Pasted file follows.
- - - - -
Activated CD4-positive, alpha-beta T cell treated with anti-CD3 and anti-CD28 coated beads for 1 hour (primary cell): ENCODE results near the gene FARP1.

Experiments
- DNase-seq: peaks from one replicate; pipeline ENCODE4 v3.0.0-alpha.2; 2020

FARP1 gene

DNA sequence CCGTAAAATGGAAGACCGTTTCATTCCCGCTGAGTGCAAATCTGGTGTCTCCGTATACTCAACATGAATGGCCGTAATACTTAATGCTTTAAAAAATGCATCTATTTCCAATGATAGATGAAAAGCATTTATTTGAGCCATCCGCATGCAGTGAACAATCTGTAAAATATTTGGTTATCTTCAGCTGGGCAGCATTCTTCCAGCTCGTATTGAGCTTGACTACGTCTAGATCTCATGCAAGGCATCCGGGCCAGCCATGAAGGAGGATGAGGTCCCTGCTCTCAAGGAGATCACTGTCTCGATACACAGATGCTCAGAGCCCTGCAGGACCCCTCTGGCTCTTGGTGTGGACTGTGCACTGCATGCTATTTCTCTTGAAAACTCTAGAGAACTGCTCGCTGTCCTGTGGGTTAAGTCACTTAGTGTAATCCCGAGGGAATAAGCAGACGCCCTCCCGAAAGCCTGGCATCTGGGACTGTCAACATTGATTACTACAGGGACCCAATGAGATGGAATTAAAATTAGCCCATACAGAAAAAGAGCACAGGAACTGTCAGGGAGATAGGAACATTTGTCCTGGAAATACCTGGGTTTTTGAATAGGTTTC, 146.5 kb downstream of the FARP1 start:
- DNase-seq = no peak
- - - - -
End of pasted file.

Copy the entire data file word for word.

Activated CD4-positive, alpha-beta T cell treated with anti-CD3 and anti-CD28 coated beads for 1 hour (primary cell): ENCODE results near the gene FARP1.

Experiments
- DNase-seq: peaks from one replicate; pipeline ENCODE4 v3.0.0-alpha.2; 2020

FARP1 gene

DNA sequence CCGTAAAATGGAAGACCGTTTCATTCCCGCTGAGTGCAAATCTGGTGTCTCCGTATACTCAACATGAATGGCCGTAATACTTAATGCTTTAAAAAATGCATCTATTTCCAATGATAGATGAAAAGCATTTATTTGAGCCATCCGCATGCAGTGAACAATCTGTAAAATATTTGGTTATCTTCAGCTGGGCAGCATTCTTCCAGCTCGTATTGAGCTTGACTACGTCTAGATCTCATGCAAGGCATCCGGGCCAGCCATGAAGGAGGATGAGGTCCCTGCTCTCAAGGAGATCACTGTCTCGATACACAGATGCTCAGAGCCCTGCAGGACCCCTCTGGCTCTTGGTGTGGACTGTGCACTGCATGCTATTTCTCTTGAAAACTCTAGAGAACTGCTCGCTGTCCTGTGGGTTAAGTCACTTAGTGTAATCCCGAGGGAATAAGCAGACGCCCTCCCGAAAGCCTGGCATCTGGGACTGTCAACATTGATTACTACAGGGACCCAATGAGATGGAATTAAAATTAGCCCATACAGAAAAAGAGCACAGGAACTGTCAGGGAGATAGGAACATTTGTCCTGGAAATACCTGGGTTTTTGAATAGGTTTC, 146.5 kb downstream of the FARP1 start:
- DNase-seq = no peak